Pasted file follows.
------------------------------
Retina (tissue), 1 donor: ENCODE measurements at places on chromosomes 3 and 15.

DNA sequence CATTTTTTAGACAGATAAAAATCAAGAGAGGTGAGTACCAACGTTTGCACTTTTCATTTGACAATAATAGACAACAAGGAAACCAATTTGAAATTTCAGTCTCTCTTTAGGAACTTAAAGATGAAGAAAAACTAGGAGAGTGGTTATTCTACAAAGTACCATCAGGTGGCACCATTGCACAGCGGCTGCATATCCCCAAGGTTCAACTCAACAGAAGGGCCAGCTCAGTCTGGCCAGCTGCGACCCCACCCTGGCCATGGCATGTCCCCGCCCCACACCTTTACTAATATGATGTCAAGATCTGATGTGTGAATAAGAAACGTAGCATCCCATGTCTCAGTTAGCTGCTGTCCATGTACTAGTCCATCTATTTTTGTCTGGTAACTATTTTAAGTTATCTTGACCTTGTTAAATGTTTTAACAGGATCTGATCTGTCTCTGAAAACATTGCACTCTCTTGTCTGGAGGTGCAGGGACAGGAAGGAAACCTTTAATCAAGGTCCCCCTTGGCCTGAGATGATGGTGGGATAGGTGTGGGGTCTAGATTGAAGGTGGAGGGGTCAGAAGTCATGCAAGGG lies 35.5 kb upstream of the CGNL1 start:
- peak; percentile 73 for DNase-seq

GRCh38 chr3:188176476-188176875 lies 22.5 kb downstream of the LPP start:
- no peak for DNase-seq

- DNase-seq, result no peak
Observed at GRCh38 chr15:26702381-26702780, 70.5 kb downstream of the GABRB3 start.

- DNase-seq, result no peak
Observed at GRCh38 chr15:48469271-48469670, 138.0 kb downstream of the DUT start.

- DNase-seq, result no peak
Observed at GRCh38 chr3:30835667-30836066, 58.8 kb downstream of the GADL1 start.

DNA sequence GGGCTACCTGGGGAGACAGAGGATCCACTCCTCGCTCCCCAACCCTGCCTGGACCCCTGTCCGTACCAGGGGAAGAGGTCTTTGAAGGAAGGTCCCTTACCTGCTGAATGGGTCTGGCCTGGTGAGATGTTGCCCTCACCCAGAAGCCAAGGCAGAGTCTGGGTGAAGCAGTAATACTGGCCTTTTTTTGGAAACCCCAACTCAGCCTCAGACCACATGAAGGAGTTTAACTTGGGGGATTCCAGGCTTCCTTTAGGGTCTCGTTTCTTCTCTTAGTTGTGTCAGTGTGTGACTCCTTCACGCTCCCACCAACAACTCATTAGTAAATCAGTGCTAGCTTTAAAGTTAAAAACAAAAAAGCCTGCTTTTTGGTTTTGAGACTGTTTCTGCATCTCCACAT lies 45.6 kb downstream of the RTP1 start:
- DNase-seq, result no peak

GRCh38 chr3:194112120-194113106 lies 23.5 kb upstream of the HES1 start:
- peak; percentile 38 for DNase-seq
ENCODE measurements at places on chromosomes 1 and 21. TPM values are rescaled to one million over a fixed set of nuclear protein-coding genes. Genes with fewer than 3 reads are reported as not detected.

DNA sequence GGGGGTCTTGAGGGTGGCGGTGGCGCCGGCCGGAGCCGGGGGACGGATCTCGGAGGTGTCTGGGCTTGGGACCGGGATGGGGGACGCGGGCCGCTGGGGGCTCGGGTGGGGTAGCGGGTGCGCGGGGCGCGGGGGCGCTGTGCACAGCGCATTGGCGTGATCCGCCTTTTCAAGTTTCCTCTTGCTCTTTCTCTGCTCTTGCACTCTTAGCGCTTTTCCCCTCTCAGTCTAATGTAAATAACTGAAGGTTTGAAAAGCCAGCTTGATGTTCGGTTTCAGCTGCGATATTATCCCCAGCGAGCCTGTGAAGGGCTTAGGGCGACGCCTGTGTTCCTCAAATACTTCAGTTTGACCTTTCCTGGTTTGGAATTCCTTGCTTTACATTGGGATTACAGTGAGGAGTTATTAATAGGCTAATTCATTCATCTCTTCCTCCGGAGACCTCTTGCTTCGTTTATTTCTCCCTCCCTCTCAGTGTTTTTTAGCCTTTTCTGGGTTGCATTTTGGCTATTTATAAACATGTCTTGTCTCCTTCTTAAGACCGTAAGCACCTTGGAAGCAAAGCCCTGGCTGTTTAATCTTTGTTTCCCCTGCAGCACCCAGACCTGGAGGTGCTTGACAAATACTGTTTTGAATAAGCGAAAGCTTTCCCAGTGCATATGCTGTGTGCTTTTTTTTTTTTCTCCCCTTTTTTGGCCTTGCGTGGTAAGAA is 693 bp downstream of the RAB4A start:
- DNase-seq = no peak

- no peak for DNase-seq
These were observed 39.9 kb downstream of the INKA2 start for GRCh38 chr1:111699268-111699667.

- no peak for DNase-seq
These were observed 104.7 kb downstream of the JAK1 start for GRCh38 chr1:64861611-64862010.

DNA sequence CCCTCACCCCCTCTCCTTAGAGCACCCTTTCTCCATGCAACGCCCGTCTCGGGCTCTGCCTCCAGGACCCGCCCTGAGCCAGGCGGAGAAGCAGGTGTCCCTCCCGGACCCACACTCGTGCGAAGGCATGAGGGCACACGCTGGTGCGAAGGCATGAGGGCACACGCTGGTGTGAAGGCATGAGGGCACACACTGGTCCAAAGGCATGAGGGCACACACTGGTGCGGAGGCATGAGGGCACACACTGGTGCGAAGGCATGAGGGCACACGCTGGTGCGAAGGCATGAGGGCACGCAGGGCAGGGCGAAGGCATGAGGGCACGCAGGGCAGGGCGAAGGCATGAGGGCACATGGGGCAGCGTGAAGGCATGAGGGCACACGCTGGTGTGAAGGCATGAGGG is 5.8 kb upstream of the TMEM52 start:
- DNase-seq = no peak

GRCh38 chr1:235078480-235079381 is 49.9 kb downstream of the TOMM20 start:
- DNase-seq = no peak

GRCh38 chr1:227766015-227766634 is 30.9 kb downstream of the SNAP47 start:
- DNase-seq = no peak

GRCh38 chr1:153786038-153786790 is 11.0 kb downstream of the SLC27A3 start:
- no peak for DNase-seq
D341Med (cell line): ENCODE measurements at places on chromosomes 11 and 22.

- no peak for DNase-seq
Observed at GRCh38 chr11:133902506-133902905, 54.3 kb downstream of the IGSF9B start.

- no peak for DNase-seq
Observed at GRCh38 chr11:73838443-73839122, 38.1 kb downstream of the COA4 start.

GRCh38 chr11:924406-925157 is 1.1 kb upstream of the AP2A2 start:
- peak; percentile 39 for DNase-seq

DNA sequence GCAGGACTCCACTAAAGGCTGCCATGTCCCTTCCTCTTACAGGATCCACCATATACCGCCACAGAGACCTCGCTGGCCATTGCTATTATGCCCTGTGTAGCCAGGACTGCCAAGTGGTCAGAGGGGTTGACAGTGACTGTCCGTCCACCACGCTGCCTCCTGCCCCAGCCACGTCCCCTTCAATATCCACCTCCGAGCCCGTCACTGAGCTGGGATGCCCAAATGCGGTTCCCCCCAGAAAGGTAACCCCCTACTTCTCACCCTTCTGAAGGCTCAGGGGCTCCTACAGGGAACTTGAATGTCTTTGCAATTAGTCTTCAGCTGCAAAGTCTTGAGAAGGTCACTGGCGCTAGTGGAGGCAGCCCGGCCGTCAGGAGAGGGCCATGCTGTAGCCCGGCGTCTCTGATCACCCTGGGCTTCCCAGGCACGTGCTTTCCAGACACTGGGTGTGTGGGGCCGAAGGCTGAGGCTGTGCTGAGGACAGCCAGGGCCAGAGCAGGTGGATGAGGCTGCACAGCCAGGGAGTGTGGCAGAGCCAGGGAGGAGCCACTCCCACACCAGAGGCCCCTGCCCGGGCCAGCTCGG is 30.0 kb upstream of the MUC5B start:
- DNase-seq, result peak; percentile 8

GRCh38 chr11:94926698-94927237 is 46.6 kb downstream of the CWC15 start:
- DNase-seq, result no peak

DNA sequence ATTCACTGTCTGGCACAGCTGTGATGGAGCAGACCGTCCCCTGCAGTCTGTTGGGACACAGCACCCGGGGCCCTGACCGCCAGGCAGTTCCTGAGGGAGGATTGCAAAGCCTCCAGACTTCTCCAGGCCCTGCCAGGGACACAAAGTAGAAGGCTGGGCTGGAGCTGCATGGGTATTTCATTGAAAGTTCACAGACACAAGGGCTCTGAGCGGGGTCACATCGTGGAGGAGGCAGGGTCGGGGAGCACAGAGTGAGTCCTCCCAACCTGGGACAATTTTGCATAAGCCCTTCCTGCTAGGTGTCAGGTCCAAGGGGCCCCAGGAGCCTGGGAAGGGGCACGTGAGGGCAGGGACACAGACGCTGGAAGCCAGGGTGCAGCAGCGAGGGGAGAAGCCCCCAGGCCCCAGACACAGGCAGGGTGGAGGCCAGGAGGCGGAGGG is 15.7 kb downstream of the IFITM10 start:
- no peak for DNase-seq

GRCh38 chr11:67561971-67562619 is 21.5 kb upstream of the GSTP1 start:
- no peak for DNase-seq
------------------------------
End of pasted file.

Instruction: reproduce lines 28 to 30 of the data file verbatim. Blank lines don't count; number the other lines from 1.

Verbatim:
- DNase-seq = no peak

GRCh38 chr1:153786038-153786790 is 11.0 kb downstream of the SLC27A3 start:
- no peak for DNase-seq